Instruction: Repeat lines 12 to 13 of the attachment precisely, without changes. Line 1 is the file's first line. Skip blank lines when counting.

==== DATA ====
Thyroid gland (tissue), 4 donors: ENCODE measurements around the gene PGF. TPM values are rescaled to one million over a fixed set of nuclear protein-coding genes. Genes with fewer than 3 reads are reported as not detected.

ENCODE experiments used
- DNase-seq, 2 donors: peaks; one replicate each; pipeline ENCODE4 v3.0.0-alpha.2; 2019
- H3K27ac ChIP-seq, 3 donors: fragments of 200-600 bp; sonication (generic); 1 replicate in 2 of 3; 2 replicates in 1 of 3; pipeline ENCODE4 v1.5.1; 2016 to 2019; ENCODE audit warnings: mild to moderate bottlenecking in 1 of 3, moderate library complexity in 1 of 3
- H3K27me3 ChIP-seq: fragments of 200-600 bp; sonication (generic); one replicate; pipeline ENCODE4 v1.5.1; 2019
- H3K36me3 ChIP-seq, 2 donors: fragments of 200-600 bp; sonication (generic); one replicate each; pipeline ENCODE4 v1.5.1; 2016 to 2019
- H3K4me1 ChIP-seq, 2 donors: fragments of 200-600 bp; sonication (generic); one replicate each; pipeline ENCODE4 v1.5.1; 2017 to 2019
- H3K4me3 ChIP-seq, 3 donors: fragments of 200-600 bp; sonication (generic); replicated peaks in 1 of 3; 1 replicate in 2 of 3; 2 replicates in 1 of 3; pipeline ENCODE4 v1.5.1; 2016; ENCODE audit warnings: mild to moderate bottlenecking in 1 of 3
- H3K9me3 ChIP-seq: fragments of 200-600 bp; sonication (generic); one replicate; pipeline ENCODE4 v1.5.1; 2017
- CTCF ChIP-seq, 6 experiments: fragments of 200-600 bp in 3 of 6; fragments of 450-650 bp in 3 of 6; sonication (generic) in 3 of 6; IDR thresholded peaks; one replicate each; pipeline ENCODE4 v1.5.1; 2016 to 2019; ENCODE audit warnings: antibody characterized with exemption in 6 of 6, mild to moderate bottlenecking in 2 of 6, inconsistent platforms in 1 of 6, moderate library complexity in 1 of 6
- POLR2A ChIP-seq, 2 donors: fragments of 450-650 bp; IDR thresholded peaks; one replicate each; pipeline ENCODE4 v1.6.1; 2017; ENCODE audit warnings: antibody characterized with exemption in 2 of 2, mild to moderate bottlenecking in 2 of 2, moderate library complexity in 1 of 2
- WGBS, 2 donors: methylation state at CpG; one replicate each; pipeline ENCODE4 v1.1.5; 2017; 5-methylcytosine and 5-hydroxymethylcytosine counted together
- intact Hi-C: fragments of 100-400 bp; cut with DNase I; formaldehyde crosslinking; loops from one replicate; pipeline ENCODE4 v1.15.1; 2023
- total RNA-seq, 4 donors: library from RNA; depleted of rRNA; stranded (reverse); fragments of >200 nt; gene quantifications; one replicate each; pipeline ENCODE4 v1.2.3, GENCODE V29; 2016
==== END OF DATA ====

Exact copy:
- WGBS, 2 donors: methylation state at CpG; one replicate each; pipeline ENCODE4 v1.1.5; 2017; 5-methylcytosine and 5-hydroxymethylcytosine counted together
- intact Hi-C: fragments of 100-400 bp; cut with DNase I; formaldehyde crosslinking; loops from one replicate; pipeline ENCODE4 v1.15.1; 2023